It’s kind of pathetic when someone who evidently has no respect for free speech, who clearly doesn’t have the slightest understanding what the demonstration involved was about, and who apparently doesn’t seem to have any of the facts of the matter straight (he must not have bothered to read the article that he linked to, it seems), nonetheless furiously storms ahead, seizing on a peaceful protest as yet another opportunity to ventilate his petty, small-minded and clearly racist attitudes towards immigrants. No wonder he’s been picked up as free stringer for the National Post.

Does “Raphael” seriously think that Canadian citizens shouldn’t have the right to publicly protest about issues around the world that are of deep concern to them; whether that be out of principle or more compellingly, because they have family and friends abroad who may be directly affected?

In this case, the protesters were pleading with the Harper government to join other countries in calling for a ceasefire to the fighting in Sri Lanka amidst concerns for the safety of 250,000 civilians (according to the Red Cross) and displaced people trapped as the military pushed for victory against the last bastion of Tamil rebels. The EU’s Humanitarian Aid Commissioner Louis Michel has called for a halt to the conflict in the wake of what he’s called an “escalating humanitarian catastrophe.”

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Uh-Oh…

In case (like me) you missed this report by Scott Pelley on 60 Minutes last month regarding the second wave of expected defaults on the way, it’s good to keep this in mind when considering some of the actions presently being contemplated by the U.S. government and others to bail out the global financial system.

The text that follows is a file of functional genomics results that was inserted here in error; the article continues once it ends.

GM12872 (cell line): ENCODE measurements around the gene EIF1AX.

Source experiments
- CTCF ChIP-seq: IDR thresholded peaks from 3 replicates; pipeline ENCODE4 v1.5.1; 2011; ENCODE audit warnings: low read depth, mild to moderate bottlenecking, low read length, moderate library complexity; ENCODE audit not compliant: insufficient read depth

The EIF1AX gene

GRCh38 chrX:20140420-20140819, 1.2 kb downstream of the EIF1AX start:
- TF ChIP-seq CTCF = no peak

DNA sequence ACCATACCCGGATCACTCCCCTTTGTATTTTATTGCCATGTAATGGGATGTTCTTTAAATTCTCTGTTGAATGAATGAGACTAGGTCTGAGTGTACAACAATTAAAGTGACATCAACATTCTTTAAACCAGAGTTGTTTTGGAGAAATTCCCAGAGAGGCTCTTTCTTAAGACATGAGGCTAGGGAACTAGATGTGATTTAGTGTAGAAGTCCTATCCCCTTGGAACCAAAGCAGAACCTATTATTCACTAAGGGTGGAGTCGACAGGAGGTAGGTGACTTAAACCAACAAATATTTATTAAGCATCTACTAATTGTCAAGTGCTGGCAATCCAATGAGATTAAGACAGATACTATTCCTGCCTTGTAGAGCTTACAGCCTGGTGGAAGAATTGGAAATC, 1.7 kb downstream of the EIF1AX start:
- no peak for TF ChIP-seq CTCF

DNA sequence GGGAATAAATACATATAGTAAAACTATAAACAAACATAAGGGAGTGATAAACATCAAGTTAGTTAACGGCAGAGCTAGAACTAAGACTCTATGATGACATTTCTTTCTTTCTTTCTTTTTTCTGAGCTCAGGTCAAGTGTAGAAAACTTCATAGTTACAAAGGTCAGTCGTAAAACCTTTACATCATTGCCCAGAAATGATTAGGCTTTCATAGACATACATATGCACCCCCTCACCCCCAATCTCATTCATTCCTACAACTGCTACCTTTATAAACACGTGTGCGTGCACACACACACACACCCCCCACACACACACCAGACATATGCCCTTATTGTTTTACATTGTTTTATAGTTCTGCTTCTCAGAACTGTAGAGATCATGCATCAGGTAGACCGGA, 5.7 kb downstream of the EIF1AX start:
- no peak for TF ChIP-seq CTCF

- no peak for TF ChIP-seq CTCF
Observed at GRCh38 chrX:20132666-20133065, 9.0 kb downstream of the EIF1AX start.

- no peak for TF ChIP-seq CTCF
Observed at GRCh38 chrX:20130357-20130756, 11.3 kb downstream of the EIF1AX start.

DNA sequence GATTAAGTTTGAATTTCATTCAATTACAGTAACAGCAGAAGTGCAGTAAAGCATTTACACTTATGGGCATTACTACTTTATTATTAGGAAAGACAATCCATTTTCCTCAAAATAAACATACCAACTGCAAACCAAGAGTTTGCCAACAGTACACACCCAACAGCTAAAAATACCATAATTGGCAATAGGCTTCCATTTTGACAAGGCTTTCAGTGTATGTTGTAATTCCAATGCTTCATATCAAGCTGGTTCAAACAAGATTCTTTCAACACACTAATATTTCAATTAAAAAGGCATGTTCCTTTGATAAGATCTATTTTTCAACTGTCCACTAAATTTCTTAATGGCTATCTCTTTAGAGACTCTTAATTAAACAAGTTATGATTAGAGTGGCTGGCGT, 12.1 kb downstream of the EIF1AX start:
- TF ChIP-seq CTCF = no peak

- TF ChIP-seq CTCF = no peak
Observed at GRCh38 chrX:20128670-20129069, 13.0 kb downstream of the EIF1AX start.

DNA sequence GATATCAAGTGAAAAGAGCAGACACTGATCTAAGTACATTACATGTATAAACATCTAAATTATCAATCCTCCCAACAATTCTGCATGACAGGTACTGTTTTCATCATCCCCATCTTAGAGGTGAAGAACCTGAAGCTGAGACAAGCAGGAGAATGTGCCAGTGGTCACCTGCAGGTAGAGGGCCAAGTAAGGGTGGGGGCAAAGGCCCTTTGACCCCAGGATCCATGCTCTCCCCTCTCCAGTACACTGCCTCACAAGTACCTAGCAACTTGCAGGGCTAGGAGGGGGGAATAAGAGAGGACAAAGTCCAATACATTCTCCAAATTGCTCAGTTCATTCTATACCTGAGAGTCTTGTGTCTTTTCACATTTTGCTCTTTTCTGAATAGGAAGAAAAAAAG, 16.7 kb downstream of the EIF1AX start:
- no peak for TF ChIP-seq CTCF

This will have the likely effect of deepening and prolonging the recession south of the border, which naturally of course will drag down our economy along with it. This begs the question: where on earth is Bank of Canada governor Mark Carney getting his crazy rosy estimates of a relatively quick recovery from?

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Filed under Economy

Trickle Up Economics

Is it possible that Jon Stewart is smarter than Fed Chairman Ben Bernanke?

Earlier this week, on The Daily Show, Stewart suggested in an offhand way, that simply giving the $2 trillion dollars in “stimulus” money (or bail-out money… whatever), directly to the American people for the sole use of paying down their consumer debt. Start everyone with a clean slate, or in other words, to use his expression, “hit the reset button” on the economy.

dailyshow

The logic has some merit to it. After all, the banks would get their money and consumers, free of their towering mountains of personal debt, would then head right back out and start spending; thereby doing precisely what the government wants them to do in order to reinvigorate the economy.

Now I know there are lots of reasons to argue against such a scheme (possible creation of systemic “moral hazard” for instance) but Stewart’s “fine idea” isn’t without historical precedent. According to Aristotle, the ancient Greek leader Solon instituted a set of laws called the Seisachtheia whereby all outstanding debts of the Athenian people were immediately forgiven and lands returned to their traditional owners.

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Filed under Economy, Humour

The Crimson Permanent Assurance

Amidst all of the economic gloom and doom, it’s refreshing to take a somewhat more lighthearted view of banking and high finance…

“And so, heartened by their initial success, the desperate (and reasonably violent) men of the Permanent Assurance… battled on. Until, as the sun sets slowly in the West, the outstanding returns on their bold business venture became apparent. Once proud financial giants lay in ruins… their assets: stripped; their policies: in tatters.”

Thanks to Ian for reminding me of this absolute delight — arguably the most wonderful short feature film ever.

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Filed under Economy, Humour